He added: "As we move into 2019, we expect to see a slow but positive shift in the market, as supply and demand increases and confidence is regained both nationally and internationally in the UK property market."
Should I buy a home in 2019?
Probably, not before March if you can avoid it.
Until we know the shape of the market to come - and that will depend on what happens with the EU - then you could end up buying something only do see prices immediately start falling.
By contrast, if the news from Westminster is good, prices could start again. The key word here is "start" - prices won't spike immediately. You'll still have time.
That said, if you're buying a home to live in - not as an investment - then "now" is always the right time. Provided you can afford it the mortgage and deposit.
When should I sell a home in 2019?
This is a tricky question.
On the one hand, getting your home on the market as quickly as possible might mean you manage to move before a crash happens.
On the other, if things go well, there might well be a lot of pent-up demand pushing prices higher in the aftermath of Britain leaving (or deciding not to) that could push prices up and make selling easier.
"We will no doubt see many buyers and sellers batten down the hatches until further notice but once stability does returns, it won’t take much for the UK property market to dust itself off and activity to pick up once again," said property expert and Yomdel chief executive Andy Soloman.
Jeremy Leaf, north London estate agent and a former RICS residential chairman, said: "Buyers and sellers who are prepared to negotiate hard are moving on with their lives, even if prices achieved may not suit all. Serious sellers need to ensure their homes are realistically priced to attract viewings."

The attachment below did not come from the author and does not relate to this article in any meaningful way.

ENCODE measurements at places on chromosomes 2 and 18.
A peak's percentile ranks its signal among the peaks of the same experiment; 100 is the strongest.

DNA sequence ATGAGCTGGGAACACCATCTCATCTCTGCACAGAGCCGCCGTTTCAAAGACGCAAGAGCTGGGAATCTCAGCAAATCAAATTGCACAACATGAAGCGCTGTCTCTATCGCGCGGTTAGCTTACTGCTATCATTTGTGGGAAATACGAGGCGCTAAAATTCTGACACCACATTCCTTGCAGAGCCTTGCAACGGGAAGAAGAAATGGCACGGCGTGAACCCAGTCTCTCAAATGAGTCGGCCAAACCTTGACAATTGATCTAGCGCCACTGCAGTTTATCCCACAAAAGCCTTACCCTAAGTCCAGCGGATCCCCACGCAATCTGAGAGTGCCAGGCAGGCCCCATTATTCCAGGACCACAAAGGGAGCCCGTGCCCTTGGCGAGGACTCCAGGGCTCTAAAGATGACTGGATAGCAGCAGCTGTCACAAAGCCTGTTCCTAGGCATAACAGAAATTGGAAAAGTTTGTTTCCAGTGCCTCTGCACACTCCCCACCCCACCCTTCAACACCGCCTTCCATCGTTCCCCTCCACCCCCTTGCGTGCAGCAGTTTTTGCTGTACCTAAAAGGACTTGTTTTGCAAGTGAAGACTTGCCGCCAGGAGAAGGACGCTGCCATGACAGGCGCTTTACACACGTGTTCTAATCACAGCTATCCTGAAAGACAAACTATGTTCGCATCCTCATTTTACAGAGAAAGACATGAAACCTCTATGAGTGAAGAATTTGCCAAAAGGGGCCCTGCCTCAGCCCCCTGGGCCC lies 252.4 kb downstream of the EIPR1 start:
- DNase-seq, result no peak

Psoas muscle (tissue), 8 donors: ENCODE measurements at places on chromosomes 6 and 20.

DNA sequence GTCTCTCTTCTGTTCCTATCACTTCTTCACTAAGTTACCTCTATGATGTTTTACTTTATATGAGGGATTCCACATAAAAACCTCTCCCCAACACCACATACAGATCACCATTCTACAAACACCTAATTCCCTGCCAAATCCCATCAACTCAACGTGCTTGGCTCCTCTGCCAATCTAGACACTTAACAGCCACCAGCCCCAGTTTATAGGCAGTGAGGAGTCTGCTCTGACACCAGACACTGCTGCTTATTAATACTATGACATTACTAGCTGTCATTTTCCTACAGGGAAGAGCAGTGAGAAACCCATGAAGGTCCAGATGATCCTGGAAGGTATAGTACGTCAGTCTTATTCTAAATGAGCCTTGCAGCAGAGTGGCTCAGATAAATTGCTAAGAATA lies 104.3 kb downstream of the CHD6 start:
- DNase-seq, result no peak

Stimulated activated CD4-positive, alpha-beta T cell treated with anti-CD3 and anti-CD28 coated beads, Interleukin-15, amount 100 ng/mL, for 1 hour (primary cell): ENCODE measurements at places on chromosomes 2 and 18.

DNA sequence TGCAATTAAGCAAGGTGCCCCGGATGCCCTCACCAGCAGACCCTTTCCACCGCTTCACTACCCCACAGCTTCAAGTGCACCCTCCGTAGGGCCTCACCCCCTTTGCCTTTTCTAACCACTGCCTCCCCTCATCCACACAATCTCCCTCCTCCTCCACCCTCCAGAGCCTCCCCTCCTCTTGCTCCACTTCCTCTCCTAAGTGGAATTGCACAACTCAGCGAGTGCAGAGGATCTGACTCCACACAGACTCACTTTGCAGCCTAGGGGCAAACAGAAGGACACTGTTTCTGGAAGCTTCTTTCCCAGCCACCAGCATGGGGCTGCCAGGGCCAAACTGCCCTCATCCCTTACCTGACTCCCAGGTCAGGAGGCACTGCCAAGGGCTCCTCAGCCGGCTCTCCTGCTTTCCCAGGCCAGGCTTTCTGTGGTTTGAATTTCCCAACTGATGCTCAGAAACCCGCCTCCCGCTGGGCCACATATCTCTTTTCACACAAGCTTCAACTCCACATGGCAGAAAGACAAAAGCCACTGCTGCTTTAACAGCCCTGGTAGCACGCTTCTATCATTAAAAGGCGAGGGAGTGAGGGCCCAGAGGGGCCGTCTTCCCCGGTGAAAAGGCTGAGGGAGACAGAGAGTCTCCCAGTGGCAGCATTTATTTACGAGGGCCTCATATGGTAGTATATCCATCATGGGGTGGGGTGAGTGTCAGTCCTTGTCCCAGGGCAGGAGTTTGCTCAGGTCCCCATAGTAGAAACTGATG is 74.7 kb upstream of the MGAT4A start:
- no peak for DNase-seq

He added: "Some need to recognise that the first offer they receive may be their only offer, however disappointing it may seem."
2019 house price predictions
Most experts say house prices in 2019 will be broadly flat - with predictions ranging between a fall of 1% and a rise of 4%, and more people predicting rises at the lower end of the scale.
Halifax managing director Russell Galley said: “Despite current political upheaval, and on the basis that it is still most likely that the UK exits the EU with a form of withdrawal agreement and transition period, we expect annual house price growth nationally to be in the range of 2% to 4% by the end of 2019.
"This is slightly stronger than 2018, but still fairly subdued by modern comparison. However, the uncertainty around how Brexit plays out means there are risks to both sides of our forecast.
“Longer term, the most important issue for the housing market remains addressing the affordability challenge for younger generations through more dynamic housebuilding.”
Regionally, almost everyone thought prices would fall - slightly - in London and the South East, but predictions for the rest of the country were more positive.
Hometrack predicts prices in places including Liverpool and Glasgow prices could rise by another 5%, while Rightmove thinks the "more buoyant northern half of the UK" will see prices rise by 2% to 4%.
Miles Shipside, Rightmove housing market analyst, said : “Since the property market’s recovery from the 2008 financial crisis, many parts of the northern-half of the UK have seen marginal or relatively modest price increases.
"We predict that these areas will continue to see price rises, though tempered by affordability constraints.
"In contrast, regions in and around the influence of London saw prices go up in a five-year period by an average of around 40%. Consequently, we forecast that these previously booming areas will continue to see modest downward price re-adjustments in 2019."